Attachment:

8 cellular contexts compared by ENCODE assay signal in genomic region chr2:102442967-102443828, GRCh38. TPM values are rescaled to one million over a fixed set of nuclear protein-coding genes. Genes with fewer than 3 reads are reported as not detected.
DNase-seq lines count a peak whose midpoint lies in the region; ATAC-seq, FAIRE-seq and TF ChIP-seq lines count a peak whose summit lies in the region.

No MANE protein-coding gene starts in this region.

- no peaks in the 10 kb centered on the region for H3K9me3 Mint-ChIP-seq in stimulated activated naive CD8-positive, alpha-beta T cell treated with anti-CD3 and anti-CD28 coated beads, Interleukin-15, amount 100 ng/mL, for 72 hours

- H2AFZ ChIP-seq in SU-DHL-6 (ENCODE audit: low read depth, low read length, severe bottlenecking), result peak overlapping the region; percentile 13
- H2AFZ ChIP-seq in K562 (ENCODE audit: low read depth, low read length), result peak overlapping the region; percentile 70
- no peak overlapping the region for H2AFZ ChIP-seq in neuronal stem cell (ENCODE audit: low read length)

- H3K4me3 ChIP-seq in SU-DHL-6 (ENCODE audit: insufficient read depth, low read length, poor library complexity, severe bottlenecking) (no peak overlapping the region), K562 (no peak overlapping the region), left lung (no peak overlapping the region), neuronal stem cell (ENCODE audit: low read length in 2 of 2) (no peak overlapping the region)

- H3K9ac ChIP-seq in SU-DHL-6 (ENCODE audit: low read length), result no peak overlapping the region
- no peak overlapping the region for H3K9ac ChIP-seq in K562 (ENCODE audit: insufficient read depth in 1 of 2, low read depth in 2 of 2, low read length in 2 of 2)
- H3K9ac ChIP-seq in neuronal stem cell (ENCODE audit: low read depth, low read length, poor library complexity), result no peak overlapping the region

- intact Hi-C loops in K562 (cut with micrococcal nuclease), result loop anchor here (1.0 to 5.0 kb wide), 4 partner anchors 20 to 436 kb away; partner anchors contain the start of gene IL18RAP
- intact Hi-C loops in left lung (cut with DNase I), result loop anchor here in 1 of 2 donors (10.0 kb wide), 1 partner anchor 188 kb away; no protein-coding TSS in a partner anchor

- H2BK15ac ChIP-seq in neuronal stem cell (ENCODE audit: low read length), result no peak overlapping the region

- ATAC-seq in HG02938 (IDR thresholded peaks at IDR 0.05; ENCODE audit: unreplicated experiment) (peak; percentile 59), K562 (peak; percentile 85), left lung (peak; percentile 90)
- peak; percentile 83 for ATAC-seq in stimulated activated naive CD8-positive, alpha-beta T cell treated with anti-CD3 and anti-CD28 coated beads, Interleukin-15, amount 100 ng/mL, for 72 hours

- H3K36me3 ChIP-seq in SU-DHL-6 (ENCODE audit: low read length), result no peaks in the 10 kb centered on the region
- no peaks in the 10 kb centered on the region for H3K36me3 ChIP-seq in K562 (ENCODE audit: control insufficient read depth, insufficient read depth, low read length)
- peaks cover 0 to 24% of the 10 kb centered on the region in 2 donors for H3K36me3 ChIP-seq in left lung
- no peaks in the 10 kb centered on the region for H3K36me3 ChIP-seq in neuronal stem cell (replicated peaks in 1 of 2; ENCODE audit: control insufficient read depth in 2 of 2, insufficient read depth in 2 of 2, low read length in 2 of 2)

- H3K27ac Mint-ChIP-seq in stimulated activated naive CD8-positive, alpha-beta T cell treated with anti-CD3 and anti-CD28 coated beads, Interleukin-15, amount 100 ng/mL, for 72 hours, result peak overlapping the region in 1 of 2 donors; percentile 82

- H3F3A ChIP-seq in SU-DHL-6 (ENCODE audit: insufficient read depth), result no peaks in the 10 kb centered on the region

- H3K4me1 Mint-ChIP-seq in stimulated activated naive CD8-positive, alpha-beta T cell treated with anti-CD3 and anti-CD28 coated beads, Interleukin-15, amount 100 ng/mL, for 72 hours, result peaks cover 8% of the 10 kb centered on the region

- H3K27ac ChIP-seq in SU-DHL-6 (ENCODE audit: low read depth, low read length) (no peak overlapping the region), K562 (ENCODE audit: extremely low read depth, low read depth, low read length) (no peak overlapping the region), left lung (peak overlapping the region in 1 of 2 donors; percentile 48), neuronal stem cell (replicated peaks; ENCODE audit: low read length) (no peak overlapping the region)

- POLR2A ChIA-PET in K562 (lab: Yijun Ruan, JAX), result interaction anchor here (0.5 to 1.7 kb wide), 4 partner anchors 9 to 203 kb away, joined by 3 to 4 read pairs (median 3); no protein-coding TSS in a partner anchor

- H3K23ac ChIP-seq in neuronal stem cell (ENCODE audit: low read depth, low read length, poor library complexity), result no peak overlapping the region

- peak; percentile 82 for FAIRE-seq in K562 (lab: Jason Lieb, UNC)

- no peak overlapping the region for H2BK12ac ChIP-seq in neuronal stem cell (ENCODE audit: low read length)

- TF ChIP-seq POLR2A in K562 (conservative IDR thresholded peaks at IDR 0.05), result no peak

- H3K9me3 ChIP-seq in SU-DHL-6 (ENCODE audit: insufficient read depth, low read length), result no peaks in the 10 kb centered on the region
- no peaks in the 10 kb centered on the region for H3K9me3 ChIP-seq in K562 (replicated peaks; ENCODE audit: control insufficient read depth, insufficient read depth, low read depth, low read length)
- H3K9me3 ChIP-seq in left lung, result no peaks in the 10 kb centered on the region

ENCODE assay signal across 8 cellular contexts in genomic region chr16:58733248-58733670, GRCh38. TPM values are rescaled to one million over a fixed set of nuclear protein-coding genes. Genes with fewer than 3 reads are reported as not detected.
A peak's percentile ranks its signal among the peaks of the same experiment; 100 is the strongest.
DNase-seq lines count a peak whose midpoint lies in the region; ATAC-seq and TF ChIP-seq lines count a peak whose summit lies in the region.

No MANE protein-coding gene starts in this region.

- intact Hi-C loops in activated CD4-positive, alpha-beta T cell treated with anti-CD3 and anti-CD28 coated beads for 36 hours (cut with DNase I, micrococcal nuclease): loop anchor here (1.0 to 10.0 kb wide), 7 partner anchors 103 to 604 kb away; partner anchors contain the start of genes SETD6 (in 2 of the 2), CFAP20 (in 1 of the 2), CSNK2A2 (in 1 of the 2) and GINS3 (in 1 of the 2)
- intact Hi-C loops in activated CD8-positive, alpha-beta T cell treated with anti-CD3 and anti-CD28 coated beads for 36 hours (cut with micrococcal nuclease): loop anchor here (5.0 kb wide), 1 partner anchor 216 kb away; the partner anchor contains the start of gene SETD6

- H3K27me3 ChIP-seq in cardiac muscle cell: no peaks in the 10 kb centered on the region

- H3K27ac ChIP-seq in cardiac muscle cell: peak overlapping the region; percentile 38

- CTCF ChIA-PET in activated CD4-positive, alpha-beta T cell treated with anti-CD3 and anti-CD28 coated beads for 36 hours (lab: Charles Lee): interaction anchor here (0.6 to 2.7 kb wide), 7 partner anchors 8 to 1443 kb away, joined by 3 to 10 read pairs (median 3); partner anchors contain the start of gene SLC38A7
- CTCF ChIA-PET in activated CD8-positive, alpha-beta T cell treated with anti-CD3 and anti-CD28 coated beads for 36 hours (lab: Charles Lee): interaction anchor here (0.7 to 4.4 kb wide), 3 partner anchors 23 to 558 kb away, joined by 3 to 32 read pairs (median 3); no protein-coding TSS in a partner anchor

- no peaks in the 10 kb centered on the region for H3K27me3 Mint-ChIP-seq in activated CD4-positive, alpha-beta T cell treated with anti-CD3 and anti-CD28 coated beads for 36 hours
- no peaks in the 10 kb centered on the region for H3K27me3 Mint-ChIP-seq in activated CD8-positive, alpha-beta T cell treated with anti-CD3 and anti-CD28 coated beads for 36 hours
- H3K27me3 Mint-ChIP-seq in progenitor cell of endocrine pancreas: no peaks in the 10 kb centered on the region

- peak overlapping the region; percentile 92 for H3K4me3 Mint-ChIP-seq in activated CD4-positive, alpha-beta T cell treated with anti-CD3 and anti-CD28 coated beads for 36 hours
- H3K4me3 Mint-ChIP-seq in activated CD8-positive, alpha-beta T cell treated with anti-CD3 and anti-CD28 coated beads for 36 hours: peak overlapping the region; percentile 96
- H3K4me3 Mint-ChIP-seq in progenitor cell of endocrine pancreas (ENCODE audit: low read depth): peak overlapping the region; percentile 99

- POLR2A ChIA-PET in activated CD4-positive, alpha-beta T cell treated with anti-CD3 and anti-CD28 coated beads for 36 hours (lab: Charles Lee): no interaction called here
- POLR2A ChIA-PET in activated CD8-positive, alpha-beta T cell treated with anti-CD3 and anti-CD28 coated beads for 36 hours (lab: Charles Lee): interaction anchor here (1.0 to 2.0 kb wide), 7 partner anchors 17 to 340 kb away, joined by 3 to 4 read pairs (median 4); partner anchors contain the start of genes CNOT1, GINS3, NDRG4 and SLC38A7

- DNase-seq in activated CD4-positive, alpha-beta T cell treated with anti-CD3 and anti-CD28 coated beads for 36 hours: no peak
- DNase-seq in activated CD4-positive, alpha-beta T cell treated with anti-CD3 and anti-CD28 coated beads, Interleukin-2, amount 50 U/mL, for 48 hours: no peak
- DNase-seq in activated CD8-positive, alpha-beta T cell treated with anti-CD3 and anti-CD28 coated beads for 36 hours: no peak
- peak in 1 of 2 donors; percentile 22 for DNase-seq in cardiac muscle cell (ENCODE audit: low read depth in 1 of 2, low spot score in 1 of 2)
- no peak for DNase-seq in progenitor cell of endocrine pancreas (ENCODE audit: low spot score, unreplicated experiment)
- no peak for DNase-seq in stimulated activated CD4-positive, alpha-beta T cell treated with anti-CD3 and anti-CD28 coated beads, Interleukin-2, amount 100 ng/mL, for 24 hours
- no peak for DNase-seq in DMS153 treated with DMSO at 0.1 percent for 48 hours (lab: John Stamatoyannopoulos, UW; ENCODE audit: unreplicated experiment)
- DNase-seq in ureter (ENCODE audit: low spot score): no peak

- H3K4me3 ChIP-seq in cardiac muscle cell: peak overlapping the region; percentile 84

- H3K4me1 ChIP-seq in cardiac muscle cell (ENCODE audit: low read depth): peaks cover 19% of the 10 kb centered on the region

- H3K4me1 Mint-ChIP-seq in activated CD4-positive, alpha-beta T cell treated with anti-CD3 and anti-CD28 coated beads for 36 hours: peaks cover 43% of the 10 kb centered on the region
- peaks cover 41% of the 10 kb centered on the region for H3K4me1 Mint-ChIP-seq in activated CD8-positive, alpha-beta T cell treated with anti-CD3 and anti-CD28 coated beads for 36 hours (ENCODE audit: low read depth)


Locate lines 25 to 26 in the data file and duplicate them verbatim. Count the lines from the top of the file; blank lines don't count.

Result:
- POLR2A ChIA-PET in K562 (lab: Yijun Ruan, JAX), result interaction anchor here (0.5 to 1.7 kb wide), 4 partner anchors 9 to 203 kb away, joined by 3 to 4 read pairs (median 3); no protein-coding TSS in a partner anchor

- H3K23ac ChIP-seq in neuronal stem cell (ENCODE audit: low read depth, low read length, poor library complexity), result no peak overlapping the region